You ask. OHSU health experts answer. This month, our sports medicine and spine specialists are on the hot seat.
Q. “I’m getting back into running after a break. What should I do?”
A: The first thing to consider is your fitness level. Have you been a longtime runner, or are you new to the sport? You should also talk to your primary care provider to discuss any exercise-related health issues. Think about your goals: Do you want to train for a marathon? Or are you aiming to become more active, overall?
Whatever your goal, ease into it. If you ramp up too quickly, you run the risk of overuse injuries such a as stress fractures. Returning to running is also a good time to think about a strengthening or physical rehabilitation program to address any weak areas or muscle imbalances that can affect your running gait and cause injuries.
Q. “I have back pain that goes down to my leg. Will I need surgery?”
A: Pain, numbness or tingling in your back that radiates to your leg can be signs of a pinched nerve in your lower back (lumbar spine). You can also have a pinched nerve in your upper back (cervical spine), which may produce similar sensations down your arm. Pinched nerves can be caused by a slipped/herniated disc or degenerative spine conditions.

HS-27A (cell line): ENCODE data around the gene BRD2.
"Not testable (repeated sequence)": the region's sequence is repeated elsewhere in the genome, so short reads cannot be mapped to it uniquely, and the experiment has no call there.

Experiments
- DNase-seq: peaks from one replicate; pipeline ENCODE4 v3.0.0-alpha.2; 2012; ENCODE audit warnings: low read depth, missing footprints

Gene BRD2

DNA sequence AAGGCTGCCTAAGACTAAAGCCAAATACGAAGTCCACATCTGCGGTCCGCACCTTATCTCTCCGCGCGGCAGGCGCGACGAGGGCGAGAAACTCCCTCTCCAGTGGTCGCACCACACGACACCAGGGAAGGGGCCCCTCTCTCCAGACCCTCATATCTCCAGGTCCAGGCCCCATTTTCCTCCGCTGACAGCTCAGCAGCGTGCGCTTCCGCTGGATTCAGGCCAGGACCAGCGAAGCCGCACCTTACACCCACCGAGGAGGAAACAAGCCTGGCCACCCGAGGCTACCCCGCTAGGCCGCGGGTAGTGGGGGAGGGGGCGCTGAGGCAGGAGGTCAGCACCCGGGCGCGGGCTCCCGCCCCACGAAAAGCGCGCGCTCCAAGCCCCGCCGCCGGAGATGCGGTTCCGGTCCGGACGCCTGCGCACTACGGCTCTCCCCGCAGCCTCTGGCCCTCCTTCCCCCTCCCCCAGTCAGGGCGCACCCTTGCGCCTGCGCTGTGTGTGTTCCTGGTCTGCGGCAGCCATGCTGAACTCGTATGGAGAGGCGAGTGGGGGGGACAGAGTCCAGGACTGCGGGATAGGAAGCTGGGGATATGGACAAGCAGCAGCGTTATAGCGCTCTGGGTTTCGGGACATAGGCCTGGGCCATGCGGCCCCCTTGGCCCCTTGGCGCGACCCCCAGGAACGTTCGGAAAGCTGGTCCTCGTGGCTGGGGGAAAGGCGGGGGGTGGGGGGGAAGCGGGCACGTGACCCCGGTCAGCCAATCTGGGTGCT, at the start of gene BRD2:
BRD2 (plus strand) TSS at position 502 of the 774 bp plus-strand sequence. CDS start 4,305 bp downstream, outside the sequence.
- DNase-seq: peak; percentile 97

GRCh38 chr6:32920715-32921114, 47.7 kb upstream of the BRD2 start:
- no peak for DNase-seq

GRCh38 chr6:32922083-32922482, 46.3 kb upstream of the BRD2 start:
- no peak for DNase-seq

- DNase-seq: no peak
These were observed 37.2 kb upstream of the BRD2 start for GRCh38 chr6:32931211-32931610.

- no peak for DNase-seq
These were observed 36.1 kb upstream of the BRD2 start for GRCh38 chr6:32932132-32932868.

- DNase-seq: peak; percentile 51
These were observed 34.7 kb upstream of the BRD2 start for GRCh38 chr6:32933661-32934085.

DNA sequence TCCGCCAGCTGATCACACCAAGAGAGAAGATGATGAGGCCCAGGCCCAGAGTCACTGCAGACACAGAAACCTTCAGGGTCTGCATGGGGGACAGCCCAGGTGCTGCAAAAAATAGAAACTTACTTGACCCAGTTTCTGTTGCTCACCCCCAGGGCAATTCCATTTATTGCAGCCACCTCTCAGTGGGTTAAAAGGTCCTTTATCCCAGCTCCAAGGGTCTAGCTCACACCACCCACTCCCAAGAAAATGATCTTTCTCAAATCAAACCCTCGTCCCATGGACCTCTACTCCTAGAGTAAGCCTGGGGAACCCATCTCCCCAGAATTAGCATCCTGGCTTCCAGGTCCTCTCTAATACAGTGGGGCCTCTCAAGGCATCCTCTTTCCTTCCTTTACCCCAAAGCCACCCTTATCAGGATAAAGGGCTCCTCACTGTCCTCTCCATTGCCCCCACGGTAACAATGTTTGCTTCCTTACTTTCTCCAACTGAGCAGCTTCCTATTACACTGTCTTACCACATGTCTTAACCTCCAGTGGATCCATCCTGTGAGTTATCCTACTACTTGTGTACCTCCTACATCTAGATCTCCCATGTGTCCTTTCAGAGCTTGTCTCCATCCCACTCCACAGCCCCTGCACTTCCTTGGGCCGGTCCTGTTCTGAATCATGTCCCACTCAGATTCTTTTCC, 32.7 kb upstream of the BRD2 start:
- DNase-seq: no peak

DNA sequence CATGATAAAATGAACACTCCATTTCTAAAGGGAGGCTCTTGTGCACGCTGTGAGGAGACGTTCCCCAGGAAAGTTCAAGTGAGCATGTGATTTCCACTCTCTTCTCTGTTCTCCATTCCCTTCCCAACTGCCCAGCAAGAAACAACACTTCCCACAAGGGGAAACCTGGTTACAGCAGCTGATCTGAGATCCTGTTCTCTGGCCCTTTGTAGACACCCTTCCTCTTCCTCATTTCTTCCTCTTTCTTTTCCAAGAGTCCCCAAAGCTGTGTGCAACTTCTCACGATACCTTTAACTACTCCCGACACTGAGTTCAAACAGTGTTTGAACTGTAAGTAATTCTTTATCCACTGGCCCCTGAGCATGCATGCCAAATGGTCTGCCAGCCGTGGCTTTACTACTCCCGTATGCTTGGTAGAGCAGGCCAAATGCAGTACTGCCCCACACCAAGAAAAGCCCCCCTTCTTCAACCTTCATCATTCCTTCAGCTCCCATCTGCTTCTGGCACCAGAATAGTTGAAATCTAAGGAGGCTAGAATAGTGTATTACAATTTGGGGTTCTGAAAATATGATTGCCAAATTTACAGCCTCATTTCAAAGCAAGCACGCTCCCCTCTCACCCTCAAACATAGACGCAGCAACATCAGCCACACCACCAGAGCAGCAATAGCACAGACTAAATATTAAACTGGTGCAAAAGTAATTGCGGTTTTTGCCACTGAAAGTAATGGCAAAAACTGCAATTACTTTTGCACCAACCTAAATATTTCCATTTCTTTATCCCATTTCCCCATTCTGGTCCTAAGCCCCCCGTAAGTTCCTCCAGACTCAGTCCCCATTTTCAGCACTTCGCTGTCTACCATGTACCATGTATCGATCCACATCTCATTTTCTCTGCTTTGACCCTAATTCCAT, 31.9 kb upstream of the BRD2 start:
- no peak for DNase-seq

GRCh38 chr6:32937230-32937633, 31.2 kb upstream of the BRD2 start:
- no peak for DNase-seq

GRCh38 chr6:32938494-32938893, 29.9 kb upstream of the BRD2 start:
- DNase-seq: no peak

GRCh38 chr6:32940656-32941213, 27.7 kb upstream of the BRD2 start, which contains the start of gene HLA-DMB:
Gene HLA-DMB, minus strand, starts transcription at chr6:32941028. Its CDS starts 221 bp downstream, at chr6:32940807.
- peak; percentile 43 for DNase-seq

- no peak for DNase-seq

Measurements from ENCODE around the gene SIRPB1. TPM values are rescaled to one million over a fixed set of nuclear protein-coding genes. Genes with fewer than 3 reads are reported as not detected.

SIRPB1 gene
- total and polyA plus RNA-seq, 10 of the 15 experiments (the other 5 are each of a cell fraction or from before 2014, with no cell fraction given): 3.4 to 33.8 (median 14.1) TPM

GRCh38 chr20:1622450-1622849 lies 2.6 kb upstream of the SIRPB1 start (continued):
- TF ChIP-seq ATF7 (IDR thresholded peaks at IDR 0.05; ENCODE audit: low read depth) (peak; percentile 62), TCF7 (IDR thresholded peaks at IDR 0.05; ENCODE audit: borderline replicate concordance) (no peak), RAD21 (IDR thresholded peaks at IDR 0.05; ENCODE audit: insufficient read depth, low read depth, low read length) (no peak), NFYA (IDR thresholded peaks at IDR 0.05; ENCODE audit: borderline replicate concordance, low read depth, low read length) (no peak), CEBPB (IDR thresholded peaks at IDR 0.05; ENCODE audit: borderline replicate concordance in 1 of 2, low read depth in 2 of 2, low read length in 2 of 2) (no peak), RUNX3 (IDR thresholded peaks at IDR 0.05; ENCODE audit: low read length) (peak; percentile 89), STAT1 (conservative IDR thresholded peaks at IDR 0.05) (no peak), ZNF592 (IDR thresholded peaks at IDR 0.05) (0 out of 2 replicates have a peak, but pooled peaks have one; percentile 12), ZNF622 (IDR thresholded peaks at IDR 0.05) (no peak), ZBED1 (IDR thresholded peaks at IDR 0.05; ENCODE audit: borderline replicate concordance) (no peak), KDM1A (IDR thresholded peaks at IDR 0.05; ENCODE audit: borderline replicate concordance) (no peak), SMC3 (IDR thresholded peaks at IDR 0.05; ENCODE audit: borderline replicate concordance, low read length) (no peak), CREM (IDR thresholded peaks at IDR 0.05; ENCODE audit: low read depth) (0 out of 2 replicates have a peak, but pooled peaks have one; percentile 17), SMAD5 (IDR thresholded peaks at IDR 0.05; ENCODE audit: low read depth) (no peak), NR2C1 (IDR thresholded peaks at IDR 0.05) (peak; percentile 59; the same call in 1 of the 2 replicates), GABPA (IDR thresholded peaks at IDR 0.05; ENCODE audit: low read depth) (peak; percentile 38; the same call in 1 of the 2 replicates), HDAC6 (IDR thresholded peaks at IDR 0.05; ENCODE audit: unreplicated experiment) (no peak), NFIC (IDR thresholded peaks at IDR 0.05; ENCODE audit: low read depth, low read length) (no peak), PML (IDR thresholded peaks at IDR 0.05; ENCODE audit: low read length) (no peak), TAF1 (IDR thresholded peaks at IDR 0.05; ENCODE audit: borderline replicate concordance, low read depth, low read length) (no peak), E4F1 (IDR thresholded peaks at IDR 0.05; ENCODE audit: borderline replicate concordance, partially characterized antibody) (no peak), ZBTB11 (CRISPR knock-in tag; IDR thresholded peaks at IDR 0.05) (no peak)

Treatments that may help include weight loss, over-the-counter pain medications, physical therapy, steroid injections, chiropractic manipulation, acupuncture and surgery to decompress the impinged nerve. Most pinched nerves will improve within three to six months, but if you experience weakness, extreme pain, lack of control over your bowel or bladder or difficulty walking, talk to your doctor.
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Ryan Petering, M.D., is the medical director of the OHSU Sports Medicine program. He specializes in primary care, sports medicine and wilderness medicine.
Brian Ragel, M.D. of the OHSU Spine Center specializes in general neurosurgical treatment of problems and abnormalities of the spine.